|Publication number||US6042149 A|
|Application number||US 09/287,822|
|Publication date||Mar 28, 2000|
|Filing date||Apr 7, 1999|
|Priority date||Mar 27, 1998|
|Publication number||09287822, 287822, US 6042149 A, US 6042149A, US-A-6042149, US6042149 A, US6042149A|
|Inventors||Kenneth S. Roshkoff|
|Original Assignee||Attitude Measurement Corporation|
|Export Citation||BiBTeX, EndNote, RefMan|
|Patent Citations (17), Referenced by (50), Classifications (4), Legal Events (3)|
|External Links: USPTO, USPTO Assignment, Espacenet|
This is a divisional of application Ser. No. 09/049,692 filed on Mar. 27, 1998 now abandoned.
The present invention relates to a label designed to be placed on a container. In particular, the invention relates to a label for delivering an incentive item on a container, the incentive item being used as a means of collecting consumer related data.
Over the years, manufacturers and retailers have used many methods to entice consumers to purchase products offered in the market. One such method involves the art of using premiums.
Premiums offer the consumer the opportunity to receive materials of value generally associated with the purchase of a product. Typically, the materials of value include coupons, sweepstakes, mail-in rebates or other items such as inexpensive toys. The materials of value are often concealed from the immediate sight of the consumer as part of the lure to get the consumer to purchase the product. For instance, it is known in the art that cereal manufacturers will hide inexpensive toys or games inside a box of cereal as a means to encourage young children to choose a particular brand of cereal over another. Usually associated with the inexpensive toys or games hidden in the box of cereal is some form of printed advertisement to alert the young children or the adult that a material of value is contained inside and available after the point of purchase.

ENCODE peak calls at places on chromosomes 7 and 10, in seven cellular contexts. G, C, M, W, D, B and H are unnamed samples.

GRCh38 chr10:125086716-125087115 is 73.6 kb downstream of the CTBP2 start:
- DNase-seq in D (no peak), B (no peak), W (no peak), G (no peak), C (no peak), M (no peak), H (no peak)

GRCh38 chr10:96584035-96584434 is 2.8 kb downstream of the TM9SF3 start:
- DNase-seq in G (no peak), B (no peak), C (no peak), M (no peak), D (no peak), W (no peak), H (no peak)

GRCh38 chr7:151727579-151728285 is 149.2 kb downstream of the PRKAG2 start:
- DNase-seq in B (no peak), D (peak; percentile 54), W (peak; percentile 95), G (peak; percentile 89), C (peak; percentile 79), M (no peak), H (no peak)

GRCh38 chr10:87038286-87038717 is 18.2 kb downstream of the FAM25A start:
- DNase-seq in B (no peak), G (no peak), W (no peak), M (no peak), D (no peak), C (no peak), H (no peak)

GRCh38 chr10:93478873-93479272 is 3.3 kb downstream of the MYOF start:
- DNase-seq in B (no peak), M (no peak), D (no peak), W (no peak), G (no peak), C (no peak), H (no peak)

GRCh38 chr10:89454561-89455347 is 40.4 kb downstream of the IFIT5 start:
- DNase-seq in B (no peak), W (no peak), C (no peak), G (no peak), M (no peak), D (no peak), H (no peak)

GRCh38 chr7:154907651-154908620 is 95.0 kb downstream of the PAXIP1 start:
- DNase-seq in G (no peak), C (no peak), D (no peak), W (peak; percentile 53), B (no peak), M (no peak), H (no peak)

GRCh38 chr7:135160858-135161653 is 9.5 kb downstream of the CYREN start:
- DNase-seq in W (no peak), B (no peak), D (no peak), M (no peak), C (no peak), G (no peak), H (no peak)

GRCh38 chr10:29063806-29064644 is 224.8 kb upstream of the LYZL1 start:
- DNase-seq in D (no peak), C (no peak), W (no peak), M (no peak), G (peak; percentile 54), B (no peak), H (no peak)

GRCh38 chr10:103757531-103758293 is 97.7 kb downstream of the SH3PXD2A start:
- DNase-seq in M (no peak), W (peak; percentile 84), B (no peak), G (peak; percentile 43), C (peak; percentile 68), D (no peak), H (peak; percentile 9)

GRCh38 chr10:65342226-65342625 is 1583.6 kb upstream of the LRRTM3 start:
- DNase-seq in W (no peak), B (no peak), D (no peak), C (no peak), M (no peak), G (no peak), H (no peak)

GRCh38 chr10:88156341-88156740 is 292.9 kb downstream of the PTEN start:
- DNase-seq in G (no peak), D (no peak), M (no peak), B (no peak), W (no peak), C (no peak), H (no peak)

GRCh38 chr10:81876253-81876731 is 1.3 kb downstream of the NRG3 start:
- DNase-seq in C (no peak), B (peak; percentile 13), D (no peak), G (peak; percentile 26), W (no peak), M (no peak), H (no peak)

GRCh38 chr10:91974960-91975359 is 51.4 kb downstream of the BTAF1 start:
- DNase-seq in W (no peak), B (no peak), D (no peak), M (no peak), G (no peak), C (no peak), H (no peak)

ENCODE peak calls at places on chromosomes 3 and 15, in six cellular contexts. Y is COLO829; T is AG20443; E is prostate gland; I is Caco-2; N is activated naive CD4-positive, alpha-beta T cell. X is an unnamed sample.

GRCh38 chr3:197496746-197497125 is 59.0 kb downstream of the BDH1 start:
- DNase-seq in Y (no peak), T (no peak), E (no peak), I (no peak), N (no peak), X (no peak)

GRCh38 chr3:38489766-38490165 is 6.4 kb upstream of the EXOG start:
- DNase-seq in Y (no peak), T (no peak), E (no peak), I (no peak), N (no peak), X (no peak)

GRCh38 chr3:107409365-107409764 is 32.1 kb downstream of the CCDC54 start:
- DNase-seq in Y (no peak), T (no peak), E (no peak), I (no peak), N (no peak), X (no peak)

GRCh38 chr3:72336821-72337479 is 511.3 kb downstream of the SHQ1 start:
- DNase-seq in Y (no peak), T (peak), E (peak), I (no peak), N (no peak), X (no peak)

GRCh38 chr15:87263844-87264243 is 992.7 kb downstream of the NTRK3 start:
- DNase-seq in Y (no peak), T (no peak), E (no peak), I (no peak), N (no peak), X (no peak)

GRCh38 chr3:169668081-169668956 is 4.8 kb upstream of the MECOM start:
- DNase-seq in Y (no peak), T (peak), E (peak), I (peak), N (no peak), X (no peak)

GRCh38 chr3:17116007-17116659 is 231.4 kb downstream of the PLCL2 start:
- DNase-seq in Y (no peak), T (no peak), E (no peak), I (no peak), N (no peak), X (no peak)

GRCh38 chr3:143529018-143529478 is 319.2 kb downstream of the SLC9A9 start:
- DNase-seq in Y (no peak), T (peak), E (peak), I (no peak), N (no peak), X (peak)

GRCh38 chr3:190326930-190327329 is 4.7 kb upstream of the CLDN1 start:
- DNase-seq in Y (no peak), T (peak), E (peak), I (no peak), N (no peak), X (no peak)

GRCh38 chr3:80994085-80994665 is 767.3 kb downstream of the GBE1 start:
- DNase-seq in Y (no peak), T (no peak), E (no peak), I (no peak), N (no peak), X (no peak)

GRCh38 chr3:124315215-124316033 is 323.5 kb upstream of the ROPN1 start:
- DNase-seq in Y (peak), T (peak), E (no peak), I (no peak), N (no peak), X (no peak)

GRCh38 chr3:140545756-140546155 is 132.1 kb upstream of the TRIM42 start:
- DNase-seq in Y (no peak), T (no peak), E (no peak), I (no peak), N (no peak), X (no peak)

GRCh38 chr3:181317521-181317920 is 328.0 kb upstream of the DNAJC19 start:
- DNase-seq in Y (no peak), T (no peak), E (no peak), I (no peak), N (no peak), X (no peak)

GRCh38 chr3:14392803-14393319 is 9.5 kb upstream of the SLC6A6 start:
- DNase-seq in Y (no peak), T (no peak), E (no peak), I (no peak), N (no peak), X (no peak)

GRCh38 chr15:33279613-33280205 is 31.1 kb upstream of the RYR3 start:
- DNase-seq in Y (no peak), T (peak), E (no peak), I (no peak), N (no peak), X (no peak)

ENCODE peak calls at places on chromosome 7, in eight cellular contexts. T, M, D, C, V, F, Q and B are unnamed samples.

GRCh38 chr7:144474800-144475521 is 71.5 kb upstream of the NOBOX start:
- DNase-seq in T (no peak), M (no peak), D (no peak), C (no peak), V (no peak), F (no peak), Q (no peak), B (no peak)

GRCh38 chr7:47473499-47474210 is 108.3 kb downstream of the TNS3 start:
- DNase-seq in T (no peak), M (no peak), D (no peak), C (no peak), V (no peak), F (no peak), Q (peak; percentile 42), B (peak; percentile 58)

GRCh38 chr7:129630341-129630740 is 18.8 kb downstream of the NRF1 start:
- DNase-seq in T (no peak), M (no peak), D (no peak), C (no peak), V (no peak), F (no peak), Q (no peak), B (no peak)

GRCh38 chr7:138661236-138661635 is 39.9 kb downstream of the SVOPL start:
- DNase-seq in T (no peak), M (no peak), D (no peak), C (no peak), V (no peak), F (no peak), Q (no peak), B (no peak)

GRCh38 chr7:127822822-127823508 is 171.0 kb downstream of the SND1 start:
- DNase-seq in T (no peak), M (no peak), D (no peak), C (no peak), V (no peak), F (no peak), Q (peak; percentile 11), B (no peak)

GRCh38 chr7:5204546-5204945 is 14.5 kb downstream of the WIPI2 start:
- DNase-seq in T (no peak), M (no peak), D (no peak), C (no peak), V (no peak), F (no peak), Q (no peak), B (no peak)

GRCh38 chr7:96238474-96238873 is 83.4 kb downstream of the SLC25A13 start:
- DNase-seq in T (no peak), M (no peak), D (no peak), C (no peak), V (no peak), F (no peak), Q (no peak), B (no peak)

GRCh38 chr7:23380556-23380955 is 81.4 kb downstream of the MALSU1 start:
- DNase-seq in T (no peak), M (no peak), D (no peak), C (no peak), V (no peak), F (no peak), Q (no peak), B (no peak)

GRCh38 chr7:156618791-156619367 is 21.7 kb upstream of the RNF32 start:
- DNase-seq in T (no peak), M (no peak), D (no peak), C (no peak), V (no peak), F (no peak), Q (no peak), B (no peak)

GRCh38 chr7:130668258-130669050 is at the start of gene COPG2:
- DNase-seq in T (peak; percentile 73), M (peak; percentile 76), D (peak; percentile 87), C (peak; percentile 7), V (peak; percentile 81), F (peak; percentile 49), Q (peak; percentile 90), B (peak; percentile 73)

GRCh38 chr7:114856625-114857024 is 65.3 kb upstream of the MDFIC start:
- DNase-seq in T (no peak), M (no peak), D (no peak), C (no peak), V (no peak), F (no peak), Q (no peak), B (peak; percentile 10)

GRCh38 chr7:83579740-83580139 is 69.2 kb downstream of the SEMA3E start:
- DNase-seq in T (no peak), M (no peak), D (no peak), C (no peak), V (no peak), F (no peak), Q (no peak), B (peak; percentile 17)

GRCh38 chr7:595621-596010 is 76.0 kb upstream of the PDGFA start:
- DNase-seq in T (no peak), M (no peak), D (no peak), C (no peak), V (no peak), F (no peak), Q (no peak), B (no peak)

Premiums have become well known in the art as "incentives" to induce sales. Recently, premiums have taken on different forms from the traditional coupons, sweepstakes, or mail-in rebates. Today, telephone calling cards, debit cards, and now smart cards are available as premiums that offer free telephone use or credit as a material of value to entice consumers (i.e., normally more mature purchasers), to buy a product. More and more, these new forms of premiums are being offered by manufacturers and retailers as incentives to increase the sale of products.
The delivery of the premiums to the consumers is also an art. Packaging labels to deliver premiums to consumers in order to generate sales is a practice frequently used by many manufacturers and retailers. Typically, premiums such as coupons, mail-in rebates, sweepstakes entry forms, product literature, or related product information have been delivered to consumers in multi-panel labels or expanded content labels affixed to a container. U.S. Pat. Nos. 3,250,385, 3,436,854, 3,525,470, 3,943,645, and 4,103,821 disclose examples of such labels. Collectively, these patents disclose the use of an adhesive envelope or package to affix to a container and having a transparent cover sheet for containing, mounting, and protecting display material such as advertising sheets, packaging slips, advertising posters, and data cards.
As another example, U.S. Pat. No. 4,846,504 shows a label assembly for affixing to a container or package that includes concealed promotional material. The label assembly includes a backing strip, a coating of release material on the backing strip, at least one base label bearing advertising printed material mounted on the backing strip, a coating of adhesive on the outer surface of the base label, and an outer label to secure to the base label. The promotional material may be disposed between the base label and the outer label.
U.S. Pat. No. 5,127,676 shows a label, either of a round or rectangular configuration, to affix to a container having a base layer, a transparent cover sheet, and a folded indicia-bearing strip such as a coupon.